Quarterback evaluation is still more of an art than a science — but the numbers are on Watson’s side, and it also helps that he has the kingmaker O’Brien to mentor him, Hopkins to catch his passes, and an elite defense to keep the Texans in games. He might not play this year, but I’m willing to bet on Watson in dynasty drafts.

Right now he’s tied with running backs Leonard Fournette and Christian McCaffrey at +400 with the highest implied odds to win Offensive Rookie of the Year. Of the three, Watson probably has the best real odds — but only if he starts within the first six games. Fournette’s Jaguars are extremely unlikely to make the playoffs, and if McCaffrey’s Panthers make the playoffs it will have more to do with the play of quarterback Cam Newton than McCaffrey. But Watson could quarterback the Texans to the playoffs and give stability and a bright-seeming future to a position that has been in turmoil over the last four years. That would probably give him an edge in the ROY race (assuming one of the backs doesn’t have a historic campaign).

Did I just quote myself for basically half an article’s worth of text? Positive expected value, baby.

The sample is small, but through five weeks the concerns about Watson’s lack of arm strength seem overblown. It’s uncertain that ball velocity at the combine and ball velocity in games actually correlate — but even if they do we still can’t say for sure that a weak-armed quarterback can’t be a productive NFL player in fantasy and reality. So far, it looks like Watson’s draft position, college production as a passer and runner, and athleticism mean more in the NFL than his arm strength.

Historical Comps

In total DraftKings fantasy points through five games, here are are the top 10 rookie quarterbacks:

  1. Cam Newton: 142.4
  2. Watson: 120.8
  3. Robert Griffin III:  114.5
  4. Andrew Luck: 103.8
  5. Dak Prescott: 88.7
  6. Geno Smith: 88.2
  7. Marcus Mariota: 86.8
  8. Jameis Winston: 81.2
  9. Carson Wentz: 81.1
  10. Derek Carr: 74.4

And remember that Watson didn’t play in the first half of Week 1. That’s impressive. As a passer, Watson has been as efficient as the best rookie passers we’ve seen in the last 20 years. His 7.81 AY/A through five weeks is comparable to the marks of other strong first-year quarterbacks through their first month of NFL action (minimum of 100 passes):

  • RG3: 8.60
  • Dak: 8.51
  • Wentz: 8.16
  • Newton: 7.63
  • Mariota: 7.42
  • Geno: 6.85

As a runner, he’s second in yardage with 179, right below Griffin (241) and above Newton (160).

Watson probably isn’t the greatest first-month NFL rookie of all time, but at the quarterback position he’s top three, along with Cam and RG3.

Rest-of-Season Outlook

What does Watson’s early-season performance mean for his rest-of-season outlook? It means that at worst on a weekly basis he’s likely to have high floor projections in our Models because of his ability as a runner. And, at best, he’s going to be a defense-crushing plug-and-play Konami Coder with the arm talent and the wide receivers in DeAndre Hopkins and Will Fuller to have 50-point upside every slate. For instance, in Week 6 the Texans are -10.0 home favorites implied for 28.25 points against the Browns, who have a pass-flowing funnel defense that’s third against the run and 31st against the pass in Football Outsiders’ Defense-Adjusted Value Over Average (DVOA). On the Week 6 NFL Daily Fantasy Flex, Watson was the first person we talked about as a chalk lock.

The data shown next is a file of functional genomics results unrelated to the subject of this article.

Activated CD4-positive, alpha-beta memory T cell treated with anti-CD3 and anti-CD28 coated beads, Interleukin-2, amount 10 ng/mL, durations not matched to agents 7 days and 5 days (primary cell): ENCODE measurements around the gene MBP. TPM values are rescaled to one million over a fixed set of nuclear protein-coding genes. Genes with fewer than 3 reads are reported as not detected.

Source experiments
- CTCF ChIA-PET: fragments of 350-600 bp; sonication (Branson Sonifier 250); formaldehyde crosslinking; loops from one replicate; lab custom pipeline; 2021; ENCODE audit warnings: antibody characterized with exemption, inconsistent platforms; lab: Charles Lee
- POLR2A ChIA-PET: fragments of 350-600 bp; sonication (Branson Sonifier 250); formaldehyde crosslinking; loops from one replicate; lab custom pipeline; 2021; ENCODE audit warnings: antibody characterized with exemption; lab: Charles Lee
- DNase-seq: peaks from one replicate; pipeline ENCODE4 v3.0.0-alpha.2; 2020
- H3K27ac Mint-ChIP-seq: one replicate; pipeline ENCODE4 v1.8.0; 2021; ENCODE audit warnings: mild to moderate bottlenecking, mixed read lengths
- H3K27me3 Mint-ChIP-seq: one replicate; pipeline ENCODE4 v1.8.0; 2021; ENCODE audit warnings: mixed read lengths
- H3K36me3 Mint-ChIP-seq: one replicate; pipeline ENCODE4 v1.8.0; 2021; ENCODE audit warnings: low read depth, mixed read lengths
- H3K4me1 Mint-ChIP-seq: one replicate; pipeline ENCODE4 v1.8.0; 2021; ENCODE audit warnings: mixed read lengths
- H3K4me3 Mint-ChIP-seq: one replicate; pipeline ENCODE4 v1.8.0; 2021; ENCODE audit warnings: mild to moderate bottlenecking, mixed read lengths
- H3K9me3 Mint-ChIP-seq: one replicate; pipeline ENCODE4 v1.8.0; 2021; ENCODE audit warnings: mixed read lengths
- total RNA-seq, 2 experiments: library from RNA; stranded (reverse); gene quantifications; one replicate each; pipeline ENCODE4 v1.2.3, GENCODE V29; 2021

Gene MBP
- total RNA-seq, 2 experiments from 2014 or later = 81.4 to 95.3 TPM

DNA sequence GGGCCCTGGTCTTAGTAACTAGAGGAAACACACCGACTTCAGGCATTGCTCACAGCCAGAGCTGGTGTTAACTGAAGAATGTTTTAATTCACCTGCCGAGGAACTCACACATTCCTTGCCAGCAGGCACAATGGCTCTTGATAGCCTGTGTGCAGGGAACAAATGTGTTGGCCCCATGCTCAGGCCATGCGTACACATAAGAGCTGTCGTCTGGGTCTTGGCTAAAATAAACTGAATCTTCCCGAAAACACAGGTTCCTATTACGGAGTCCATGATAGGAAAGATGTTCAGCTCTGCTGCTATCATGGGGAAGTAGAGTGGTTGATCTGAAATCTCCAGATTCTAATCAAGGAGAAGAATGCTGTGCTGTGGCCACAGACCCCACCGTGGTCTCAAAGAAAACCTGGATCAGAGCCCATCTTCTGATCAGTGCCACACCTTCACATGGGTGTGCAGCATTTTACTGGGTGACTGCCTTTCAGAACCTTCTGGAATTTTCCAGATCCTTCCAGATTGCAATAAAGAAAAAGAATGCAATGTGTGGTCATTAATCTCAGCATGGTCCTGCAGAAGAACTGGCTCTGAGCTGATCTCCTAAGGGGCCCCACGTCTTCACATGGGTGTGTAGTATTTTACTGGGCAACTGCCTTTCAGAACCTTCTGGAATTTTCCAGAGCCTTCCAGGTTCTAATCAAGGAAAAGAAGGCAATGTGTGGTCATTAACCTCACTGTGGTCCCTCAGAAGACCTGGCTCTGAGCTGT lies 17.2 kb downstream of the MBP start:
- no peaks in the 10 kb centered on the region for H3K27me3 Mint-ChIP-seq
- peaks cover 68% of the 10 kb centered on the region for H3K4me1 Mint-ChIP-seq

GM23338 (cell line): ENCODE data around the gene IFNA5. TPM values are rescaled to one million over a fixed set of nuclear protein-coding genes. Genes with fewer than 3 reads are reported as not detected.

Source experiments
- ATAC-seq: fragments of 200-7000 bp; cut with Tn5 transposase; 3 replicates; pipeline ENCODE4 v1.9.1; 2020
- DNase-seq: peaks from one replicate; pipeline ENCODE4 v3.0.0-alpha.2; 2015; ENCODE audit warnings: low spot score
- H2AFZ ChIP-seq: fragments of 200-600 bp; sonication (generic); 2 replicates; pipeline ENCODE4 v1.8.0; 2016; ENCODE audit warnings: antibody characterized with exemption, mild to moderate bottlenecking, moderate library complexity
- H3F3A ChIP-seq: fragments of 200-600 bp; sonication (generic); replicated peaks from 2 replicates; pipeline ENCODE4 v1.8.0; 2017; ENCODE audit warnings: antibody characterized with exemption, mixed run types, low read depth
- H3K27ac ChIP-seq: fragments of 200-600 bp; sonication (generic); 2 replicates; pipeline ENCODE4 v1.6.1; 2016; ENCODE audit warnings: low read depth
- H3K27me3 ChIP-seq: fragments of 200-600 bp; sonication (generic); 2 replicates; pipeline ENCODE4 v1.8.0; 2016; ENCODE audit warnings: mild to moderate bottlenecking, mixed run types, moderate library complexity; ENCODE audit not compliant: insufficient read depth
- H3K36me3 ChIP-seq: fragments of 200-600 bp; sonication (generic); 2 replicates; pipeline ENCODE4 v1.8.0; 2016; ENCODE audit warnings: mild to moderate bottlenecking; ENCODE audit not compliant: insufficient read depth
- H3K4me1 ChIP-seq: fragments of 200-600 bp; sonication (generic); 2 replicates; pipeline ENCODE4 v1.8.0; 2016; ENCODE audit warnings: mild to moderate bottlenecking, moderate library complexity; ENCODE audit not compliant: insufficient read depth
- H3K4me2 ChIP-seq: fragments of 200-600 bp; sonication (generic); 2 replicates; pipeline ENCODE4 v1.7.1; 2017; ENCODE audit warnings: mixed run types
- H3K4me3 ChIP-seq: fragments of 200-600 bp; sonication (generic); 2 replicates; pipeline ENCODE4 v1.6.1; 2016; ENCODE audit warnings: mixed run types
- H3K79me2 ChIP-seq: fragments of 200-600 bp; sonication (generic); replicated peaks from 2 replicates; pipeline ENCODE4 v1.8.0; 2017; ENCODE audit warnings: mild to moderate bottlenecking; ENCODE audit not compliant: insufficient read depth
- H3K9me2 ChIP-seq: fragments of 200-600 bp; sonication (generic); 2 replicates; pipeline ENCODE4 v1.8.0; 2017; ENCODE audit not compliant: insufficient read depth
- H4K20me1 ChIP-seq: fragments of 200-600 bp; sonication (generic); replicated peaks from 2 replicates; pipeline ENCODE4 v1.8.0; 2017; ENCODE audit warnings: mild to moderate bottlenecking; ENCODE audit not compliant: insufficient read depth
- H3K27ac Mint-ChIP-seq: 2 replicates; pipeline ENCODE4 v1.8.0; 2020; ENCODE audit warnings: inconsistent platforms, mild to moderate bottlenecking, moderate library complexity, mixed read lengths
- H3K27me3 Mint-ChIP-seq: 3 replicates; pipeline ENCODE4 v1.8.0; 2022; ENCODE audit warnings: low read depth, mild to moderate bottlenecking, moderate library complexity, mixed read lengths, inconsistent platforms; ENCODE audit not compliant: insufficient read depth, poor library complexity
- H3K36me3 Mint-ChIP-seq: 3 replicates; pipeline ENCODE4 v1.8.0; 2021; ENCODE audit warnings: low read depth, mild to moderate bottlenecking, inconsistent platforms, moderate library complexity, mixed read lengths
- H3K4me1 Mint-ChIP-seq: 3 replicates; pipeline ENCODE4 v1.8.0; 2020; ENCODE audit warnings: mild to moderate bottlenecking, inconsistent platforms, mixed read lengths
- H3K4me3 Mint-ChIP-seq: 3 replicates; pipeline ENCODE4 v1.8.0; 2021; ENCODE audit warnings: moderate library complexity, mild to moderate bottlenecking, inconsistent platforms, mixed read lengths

Play ball. We’re projecting #Chalkson be the most popular quarterback of the week.

Although Watson will be challenged at Seattle in Week 8, at least he’ll get that game coming off a bye, after which he’ll have six advantageous matchups in the last nine weeks of the season:

  • Week 9: vs. Colts
  • Week 10: at Rams
  • Week 11: vs. Cardinals
  • Week 13: at Titans
  • Week 14: vs. 49ers
  • Week 17: at Colts

He could struggle at Ravens (Week 12), at Jags (Week 15), and vs. Steelers (Week 16), but in general Watson is positioned to go on a big run to close his rookie campaign.

The 2017 Offensive Rookie of the Year

When I wrote the Texans preview in mid-August, Spencer Ware was yet to suffer the season-ending injury that would unleash Kareem Hunt upon the world. At that point, Watson was in a three-way tie with running backs Leonard Fournette and Christian McCaffrey for the highest implied odds to win Offensive Rookie of the Year at +400. Now, Watson is -200, Hunt +160, and Fournette +1,200.

Hunt is a good candidate, but he plays an injury-prone position and could wear down as the season progresses. Also, he’s probably not better than Ezekiel Elliott was last season — and Zeke didn’t win OROY. Dak did.

On account of his production and dual-threat capability, the previous rookie quarterbacks to whom Watson is most comparable are RG3, Cam, and Dak — all of whom won OROY.

  • Cam: 2011
  • RG3: 2012
  • Dak: 2016

If the Jaguars make the playoffs, Fournette won’t get credit for it: The defense will. If the Chiefs make the playoffs, Hunt won’t get credit for it: Quarterback Alex Smith will. If the J.J. Watt-less Texans make the playoffs, Watson will likely get credit.

There’s little value in betting award props, and they’re hard to handicap (especially just five weeks into the season), but it looks like Watson will have to be notably unimpressive for the rest of the season not to win OROY.

Watson’s not the greatest first-month rookie in NFL history — but he is of this season.


The Labyrinthian: 2017.65, 160

Previous installments can be accessed via my author page or the series archive.